The findings from a years long investigation looking into what led to the fall of Anne Frank & her family to the Nazis was released to the public last month.
The person who cracked the code and led the case? He’s from our region in Cambria County.
Nicole Fuschino spoke with him & tells us about his role in this investigation. Nicole?
Almost 80 years have passed since Anne Frank & her family were found & captured in Amsterdam
And a team of investigators just released who they believe betrayed the Frank family to the Nazis.
That team was led by Vince Pankoke who is from right here in Johnstown who has over 35 years of law enforcement experience.
Here’s how it all happened.
“It was important to address this. We owe it to the memories of the 6 million Jews who perished in the Holocaust. We owe it to the survivors of the Holocaust, and to make sure that we try to learn from history’s mistakes to make
sure this never happened again.”
Vince Pankoke, Johnstown native, led investigation team
“I was born and raised in Johnstown, Pennsylvania. Graduated from the Richland High School in 1975, and then like many do in Johnstown they attend the University of Pittsburgh at Johnstown.”
“While I was at UPJ, I did an internship at the Richland Police Department, and then was fortunate enough to be hired there as a patrolman in late 1979, and I remained with the Richland Police until I was hired with the FBI in late 1987.”
“I remained in the Miami division until the end of my career, which I retired in November of 2014.”
“During my time with the FBI, I worked very closely with a Dutch National Police Group. I would travel back and forth to the Netherlands. So, I had a lot of good colleagues there.”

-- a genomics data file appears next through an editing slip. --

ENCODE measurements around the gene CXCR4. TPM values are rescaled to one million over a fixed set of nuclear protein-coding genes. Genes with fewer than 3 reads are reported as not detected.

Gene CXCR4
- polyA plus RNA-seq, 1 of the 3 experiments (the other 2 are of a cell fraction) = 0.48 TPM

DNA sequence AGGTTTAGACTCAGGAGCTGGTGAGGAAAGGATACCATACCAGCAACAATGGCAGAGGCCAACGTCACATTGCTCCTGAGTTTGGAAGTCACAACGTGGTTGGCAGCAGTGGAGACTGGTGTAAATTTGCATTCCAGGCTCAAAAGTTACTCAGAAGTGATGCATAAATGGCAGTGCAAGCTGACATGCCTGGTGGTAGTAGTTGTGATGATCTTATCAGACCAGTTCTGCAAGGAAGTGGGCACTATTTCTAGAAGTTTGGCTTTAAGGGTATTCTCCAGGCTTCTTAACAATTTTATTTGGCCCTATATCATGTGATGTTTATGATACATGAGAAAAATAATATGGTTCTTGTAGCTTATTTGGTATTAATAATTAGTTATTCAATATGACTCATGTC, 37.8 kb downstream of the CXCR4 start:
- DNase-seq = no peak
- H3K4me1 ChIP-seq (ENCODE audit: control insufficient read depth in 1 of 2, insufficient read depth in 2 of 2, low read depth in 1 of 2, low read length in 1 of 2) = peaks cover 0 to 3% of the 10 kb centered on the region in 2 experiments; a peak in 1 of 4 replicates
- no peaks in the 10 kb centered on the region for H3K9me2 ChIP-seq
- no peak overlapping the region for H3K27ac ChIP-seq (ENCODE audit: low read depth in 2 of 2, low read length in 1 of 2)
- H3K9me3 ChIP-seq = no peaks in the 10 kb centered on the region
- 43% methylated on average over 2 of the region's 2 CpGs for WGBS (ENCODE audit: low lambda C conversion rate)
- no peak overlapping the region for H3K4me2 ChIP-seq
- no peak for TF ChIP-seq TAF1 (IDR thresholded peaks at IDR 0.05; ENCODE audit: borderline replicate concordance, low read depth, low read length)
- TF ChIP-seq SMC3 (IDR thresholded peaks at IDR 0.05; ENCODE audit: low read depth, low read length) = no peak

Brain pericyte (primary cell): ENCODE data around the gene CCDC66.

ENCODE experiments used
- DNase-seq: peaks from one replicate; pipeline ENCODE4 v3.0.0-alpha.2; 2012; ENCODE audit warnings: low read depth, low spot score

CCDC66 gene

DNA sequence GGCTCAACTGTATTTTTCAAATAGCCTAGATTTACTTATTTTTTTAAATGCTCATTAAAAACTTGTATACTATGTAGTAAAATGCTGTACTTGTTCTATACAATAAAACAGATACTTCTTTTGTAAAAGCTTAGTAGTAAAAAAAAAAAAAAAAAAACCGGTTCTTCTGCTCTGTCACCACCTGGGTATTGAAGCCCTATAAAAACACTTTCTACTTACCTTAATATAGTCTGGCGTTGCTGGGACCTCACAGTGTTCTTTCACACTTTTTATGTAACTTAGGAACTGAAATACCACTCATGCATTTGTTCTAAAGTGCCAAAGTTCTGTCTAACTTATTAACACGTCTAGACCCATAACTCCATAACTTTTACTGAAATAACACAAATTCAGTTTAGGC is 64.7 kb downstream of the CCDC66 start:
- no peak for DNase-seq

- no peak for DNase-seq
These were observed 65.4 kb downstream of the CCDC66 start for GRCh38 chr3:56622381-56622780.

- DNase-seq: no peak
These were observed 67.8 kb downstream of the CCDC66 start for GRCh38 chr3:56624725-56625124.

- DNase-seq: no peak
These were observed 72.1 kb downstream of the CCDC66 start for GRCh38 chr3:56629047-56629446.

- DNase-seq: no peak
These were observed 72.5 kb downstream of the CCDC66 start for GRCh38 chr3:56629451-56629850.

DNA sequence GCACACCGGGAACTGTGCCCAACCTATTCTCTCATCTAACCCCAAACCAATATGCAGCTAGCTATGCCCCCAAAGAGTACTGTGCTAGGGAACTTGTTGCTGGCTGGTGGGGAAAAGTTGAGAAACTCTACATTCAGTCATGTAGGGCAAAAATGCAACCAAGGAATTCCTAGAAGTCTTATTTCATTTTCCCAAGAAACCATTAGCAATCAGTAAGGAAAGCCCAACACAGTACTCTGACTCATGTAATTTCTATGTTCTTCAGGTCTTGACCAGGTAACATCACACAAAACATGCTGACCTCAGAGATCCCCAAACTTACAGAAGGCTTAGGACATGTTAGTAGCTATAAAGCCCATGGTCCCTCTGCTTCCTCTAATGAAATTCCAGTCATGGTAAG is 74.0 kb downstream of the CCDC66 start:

“One day, after I retired, I received a call, and my colleague said, if you’re done sitting on the beach, I have a case for you ready to work.”
“I politely told him, you know that I’m retired at this point, and he said, yeah, but it’s not that kind of case.”
“It’s a historical investigation in an attempt to determine what caused the raid in the capture of Anne Frank, her family, and the others in the Annex.”
“He knew that I had an interest in World War II, my dad served in the US army, and I would probably be a perfect fit for it.”
“I was the director of the team.”
“We found an overlooked piece of evidence, and it was a note that Otto Frank received, shortly after liberation, identifying the name of his betrayer.”
“A man by the name of Arnold Van Den Burgh. Unfortunately, Van Den Burg was Jewish, and like many people who were Jewish, during this time period, during the war, in the Netherlands, were actually given a choice”
“You can get on the train, and get on a death camp to the East, or you can cooperate with us. And facing that untenable choice of losing his family or cooperating we believe, our theory, which is saying that not 100 percent that he is the betrayer, but it is the most likely cause of the raid, that he turned over lists of addresses, not names, but addresses, where Jews were in hiding, and one of the addresses on the list was that of the annex where Anne Frank and her family & friends were hiding.”
“Why is this still important? It could happen again. If an educated, cultured group of people, like the Germans, prior to the war, if they could fall for the Nazi rhetoric, and end up throwing the entire world into war, it can happen nowadays.”